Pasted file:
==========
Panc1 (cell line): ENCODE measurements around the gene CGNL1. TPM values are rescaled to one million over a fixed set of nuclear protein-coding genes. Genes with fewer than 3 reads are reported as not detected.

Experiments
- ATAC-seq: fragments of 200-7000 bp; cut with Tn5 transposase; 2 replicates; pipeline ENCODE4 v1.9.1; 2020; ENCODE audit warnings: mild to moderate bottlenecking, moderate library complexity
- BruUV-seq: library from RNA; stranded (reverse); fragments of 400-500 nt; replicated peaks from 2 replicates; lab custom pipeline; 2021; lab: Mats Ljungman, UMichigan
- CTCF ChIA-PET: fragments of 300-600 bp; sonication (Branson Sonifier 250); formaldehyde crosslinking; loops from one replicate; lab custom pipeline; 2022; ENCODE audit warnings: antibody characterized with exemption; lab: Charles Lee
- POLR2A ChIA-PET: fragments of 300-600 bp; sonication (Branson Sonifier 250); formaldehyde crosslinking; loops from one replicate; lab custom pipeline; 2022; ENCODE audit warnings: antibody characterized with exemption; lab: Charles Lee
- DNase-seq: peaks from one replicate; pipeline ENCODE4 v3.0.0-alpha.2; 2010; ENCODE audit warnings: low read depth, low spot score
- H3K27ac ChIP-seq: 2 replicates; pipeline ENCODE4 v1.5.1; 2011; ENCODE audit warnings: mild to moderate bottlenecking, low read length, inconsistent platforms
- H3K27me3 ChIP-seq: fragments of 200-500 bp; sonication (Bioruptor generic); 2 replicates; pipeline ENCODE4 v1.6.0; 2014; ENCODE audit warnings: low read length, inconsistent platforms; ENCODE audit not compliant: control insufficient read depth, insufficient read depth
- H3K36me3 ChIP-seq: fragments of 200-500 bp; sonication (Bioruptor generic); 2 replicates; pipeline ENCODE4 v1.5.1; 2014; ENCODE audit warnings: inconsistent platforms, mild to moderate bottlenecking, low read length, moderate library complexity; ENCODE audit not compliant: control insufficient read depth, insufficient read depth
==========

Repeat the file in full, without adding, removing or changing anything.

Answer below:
Panc1 (cell line): ENCODE measurements around the gene CGNL1. TPM values are rescaled to one million over a fixed set of nuclear protein-coding genes. Genes with fewer than 3 reads are reported as not detected.

Experiments
- ATAC-seq: fragments of 200-7000 bp; cut with Tn5 transposase; 2 replicates; pipeline ENCODE4 v1.9.1; 2020; ENCODE audit warnings: mild to moderate bottlenecking, moderate library complexity
- BruUV-seq: library from RNA; stranded (reverse); fragments of 400-500 nt; replicated peaks from 2 replicates; lab custom pipeline; 2021; lab: Mats Ljungman, UMichigan
- CTCF ChIA-PET: fragments of 300-600 bp; sonication (Branson Sonifier 250); formaldehyde crosslinking; loops from one replicate; lab custom pipeline; 2022; ENCODE audit warnings: antibody characterized with exemption; lab: Charles Lee
- POLR2A ChIA-PET: fragments of 300-600 bp; sonication (Branson Sonifier 250); formaldehyde crosslinking; loops from one replicate; lab custom pipeline; 2022; ENCODE audit warnings: antibody characterized with exemption; lab: Charles Lee
- DNase-seq: peaks from one replicate; pipeline ENCODE4 v3.0.0-alpha.2; 2010; ENCODE audit warnings: low read depth, low spot score
- H3K27ac ChIP-seq: 2 replicates; pipeline ENCODE4 v1.5.1; 2011; ENCODE audit warnings: mild to moderate bottlenecking, low read length, inconsistent platforms
- H3K27me3 ChIP-seq: fragments of 200-500 bp; sonication (Bioruptor generic); 2 replicates; pipeline ENCODE4 v1.6.0; 2014; ENCODE audit warnings: low read length, inconsistent platforms; ENCODE audit not compliant: control insufficient read depth, insufficient read depth
- H3K36me3 ChIP-seq: fragments of 200-500 bp; sonication (Bioruptor generic); 2 replicates; pipeline ENCODE4 v1.5.1; 2014; ENCODE audit warnings: inconsistent platforms, mild to moderate bottlenecking, low read length, moderate library complexity; ENCODE audit not compliant: control insufficient read depth, insufficient read depth